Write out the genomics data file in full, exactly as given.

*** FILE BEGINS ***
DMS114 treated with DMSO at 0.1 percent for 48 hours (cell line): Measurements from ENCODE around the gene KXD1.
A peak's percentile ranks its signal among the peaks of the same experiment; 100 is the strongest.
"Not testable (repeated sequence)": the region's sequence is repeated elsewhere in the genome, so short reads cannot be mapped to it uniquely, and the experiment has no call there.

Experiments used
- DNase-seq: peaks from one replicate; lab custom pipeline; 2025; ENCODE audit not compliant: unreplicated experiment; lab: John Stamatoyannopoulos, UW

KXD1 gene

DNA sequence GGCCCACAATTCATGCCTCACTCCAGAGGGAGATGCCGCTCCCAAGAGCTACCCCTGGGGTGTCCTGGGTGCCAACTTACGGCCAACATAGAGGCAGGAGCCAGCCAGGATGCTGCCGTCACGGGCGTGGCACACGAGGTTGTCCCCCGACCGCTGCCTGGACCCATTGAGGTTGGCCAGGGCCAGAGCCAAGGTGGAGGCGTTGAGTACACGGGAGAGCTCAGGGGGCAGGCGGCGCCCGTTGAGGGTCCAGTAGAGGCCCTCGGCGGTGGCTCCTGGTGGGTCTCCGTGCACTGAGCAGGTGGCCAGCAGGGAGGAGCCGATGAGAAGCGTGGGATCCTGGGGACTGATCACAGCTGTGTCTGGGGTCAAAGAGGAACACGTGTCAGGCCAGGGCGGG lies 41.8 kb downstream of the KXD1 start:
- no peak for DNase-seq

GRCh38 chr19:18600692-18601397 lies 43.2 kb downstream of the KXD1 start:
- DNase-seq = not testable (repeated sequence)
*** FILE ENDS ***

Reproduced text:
DMS114 treated with DMSO at 0.1 percent for 48 hours (cell line): Measurements from ENCODE around the gene KXD1.
A peak's percentile ranks its signal among the peaks of the same experiment; 100 is the strongest.
"Not testable (repeated sequence)": the region's sequence is repeated elsewhere in the genome, so short reads cannot be mapped to it uniquely, and the experiment has no call there.

Experiments used
- DNase-seq: peaks from one replicate; lab custom pipeline; 2025; ENCODE audit not compliant: unreplicated experiment; lab: John Stamatoyannopoulos, UW

KXD1 gene

DNA sequence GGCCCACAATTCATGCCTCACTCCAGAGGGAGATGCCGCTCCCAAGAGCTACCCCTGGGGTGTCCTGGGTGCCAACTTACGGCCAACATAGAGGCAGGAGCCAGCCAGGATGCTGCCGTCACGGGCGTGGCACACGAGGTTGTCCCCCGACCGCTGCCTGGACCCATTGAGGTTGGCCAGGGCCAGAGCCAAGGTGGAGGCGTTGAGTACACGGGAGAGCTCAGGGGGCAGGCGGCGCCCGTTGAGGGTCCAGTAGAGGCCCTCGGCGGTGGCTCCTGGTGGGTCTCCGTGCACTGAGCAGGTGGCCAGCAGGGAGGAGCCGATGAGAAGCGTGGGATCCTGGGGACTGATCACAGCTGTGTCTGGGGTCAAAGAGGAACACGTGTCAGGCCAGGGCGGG lies 41.8 kb downstream of the KXD1 start:
- no peak for DNase-seq

GRCh38 chr19:18600692-18601397 lies 43.2 kb downstream of the KXD1 start:
- DNase-seq = not testable (repeated sequence)